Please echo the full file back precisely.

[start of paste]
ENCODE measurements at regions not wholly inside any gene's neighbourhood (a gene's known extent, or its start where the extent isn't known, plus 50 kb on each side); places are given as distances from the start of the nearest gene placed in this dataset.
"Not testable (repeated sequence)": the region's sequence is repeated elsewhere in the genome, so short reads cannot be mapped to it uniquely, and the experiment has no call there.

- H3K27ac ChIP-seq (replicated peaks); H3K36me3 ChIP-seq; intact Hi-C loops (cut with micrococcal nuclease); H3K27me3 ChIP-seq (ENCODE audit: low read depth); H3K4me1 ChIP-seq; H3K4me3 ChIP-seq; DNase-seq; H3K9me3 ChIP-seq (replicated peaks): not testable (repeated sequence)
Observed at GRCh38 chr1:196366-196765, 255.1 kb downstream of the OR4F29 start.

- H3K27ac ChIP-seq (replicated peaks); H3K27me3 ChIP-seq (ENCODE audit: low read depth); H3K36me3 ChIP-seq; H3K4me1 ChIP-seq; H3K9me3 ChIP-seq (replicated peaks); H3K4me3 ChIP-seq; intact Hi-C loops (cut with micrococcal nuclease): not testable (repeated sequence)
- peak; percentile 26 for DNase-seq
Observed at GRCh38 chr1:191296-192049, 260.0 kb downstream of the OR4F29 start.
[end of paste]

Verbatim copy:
ENCODE measurements at regions not wholly inside any gene's neighbourhood (a gene's known extent, or its start where the extent isn't known, plus 50 kb on each side); places are given as distances from the start of the nearest gene placed in this dataset.
"Not testable (repeated sequence)": the region's sequence is repeated elsewhere in the genome, so short reads cannot be mapped to it uniquely, and the experiment has no call there.

- H3K27ac ChIP-seq (replicated peaks); H3K36me3 ChIP-seq; intact Hi-C loops (cut with micrococcal nuclease); H3K27me3 ChIP-seq (ENCODE audit: low read depth); H3K4me1 ChIP-seq; H3K4me3 ChIP-seq; DNase-seq; H3K9me3 ChIP-seq (replicated peaks): not testable (repeated sequence)
Observed at GRCh38 chr1:196366-196765, 255.1 kb downstream of the OR4F29 start.

- H3K27ac ChIP-seq (replicated peaks); H3K27me3 ChIP-seq (ENCODE audit: low read depth); H3K36me3 ChIP-seq; H3K4me1 ChIP-seq; H3K9me3 ChIP-seq (replicated peaks); H3K4me3 ChIP-seq; intact Hi-C loops (cut with micrococcal nuclease): not testable (repeated sequence)
- peak; percentile 26 for DNase-seq
Observed at GRCh38 chr1:191296-192049, 260.0 kb downstream of the OR4F29 start.